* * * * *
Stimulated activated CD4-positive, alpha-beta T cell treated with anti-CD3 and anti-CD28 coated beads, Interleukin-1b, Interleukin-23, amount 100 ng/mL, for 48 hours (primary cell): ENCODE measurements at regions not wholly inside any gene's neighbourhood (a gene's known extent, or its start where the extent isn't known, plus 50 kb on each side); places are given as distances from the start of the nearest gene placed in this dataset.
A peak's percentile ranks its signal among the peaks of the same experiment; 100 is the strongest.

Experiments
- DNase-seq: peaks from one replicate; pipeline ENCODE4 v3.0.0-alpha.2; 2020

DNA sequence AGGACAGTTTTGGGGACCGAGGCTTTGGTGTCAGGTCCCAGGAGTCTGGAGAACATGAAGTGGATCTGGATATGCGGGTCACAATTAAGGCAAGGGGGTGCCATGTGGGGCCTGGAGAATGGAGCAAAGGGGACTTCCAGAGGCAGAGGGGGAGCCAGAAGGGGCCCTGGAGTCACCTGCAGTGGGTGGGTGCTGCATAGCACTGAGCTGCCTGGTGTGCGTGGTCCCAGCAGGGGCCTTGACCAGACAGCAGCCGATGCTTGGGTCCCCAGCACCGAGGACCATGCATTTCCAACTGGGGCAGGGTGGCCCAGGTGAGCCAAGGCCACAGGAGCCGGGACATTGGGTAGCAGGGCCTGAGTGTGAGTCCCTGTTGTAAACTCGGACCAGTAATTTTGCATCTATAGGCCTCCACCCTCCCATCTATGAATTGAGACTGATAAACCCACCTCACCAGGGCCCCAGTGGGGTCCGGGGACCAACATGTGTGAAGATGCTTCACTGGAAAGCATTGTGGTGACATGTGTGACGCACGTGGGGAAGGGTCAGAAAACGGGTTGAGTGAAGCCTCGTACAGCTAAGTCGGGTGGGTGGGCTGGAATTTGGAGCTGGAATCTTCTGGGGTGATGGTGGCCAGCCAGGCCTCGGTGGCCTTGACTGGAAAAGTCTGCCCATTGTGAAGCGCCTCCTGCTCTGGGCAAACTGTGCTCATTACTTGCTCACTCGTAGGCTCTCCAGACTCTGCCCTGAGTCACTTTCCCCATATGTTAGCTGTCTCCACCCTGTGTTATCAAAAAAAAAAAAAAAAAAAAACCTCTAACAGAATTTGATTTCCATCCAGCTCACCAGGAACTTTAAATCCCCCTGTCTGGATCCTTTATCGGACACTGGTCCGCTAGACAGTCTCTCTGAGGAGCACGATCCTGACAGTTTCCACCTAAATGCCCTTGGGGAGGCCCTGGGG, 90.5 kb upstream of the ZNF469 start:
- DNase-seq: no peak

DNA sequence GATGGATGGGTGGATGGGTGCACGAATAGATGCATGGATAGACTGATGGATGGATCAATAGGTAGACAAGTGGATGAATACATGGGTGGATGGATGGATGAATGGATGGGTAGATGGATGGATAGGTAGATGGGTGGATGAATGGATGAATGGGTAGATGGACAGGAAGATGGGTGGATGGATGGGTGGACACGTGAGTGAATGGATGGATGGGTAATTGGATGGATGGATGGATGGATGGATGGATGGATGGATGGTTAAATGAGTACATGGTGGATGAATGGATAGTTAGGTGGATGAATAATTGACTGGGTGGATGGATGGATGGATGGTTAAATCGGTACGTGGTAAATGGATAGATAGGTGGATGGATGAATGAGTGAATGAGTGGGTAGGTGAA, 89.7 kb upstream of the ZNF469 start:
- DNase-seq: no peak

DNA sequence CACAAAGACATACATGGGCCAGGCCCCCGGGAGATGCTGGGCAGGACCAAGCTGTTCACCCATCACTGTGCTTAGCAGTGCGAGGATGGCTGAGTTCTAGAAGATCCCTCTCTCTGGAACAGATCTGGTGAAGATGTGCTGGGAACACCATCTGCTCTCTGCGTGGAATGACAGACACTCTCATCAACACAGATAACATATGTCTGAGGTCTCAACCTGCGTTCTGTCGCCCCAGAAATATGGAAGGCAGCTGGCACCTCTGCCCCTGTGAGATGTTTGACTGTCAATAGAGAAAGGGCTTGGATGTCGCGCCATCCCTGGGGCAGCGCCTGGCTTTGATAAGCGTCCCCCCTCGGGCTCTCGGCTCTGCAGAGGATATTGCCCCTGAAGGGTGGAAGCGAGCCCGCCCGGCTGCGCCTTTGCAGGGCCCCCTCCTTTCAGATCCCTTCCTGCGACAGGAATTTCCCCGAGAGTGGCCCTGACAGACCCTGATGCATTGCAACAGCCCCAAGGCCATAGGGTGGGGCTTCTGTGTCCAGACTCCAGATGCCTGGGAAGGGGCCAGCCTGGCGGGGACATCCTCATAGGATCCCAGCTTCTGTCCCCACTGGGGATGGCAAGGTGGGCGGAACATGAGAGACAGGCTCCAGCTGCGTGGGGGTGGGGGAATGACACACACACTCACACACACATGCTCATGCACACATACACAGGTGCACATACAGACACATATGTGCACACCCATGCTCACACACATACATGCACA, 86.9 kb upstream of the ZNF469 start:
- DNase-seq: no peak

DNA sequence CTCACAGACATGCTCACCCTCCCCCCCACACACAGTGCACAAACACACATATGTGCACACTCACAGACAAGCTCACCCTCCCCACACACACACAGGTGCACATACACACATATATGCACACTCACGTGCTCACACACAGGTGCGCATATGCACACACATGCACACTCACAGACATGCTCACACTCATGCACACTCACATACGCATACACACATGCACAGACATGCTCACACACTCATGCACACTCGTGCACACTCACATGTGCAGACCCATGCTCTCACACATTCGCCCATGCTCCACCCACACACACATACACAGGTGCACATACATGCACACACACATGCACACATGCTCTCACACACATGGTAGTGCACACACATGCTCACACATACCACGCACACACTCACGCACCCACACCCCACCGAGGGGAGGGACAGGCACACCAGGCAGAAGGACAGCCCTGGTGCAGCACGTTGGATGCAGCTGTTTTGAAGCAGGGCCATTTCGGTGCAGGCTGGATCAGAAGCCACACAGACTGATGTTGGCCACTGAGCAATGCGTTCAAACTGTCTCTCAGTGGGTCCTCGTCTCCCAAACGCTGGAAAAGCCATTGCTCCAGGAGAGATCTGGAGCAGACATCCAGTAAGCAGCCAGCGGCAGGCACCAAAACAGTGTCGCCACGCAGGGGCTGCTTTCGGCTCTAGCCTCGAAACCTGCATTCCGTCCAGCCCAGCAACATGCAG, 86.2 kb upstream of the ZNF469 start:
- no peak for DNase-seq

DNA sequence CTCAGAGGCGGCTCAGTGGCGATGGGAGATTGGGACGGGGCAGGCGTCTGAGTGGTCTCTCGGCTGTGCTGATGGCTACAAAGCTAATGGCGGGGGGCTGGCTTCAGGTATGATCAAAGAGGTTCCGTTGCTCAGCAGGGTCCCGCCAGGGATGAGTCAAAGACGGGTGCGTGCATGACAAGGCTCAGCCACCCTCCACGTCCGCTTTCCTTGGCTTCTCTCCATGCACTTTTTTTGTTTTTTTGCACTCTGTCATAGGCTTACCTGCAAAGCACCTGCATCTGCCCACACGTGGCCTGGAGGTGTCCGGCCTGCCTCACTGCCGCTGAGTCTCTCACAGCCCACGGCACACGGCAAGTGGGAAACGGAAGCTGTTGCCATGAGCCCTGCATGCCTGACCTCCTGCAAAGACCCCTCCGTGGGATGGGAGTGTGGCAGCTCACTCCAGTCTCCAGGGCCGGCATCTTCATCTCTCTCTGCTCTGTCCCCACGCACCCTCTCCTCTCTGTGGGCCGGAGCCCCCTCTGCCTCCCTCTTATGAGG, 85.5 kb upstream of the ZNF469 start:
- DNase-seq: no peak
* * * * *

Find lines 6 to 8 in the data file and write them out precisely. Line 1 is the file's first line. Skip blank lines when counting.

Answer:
- DNase-seq: no peak

DNA sequence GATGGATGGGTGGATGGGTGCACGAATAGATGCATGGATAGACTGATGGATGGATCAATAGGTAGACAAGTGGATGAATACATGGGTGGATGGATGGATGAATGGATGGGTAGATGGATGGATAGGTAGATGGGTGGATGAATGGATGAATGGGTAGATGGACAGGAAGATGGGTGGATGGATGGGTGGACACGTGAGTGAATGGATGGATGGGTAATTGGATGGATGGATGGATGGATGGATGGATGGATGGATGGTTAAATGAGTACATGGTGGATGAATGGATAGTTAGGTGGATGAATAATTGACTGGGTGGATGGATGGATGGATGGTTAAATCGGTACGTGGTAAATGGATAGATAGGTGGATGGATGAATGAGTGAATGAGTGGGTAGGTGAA, 89.7 kb upstream of the ZNF469 start:
- DNase-seq: no peak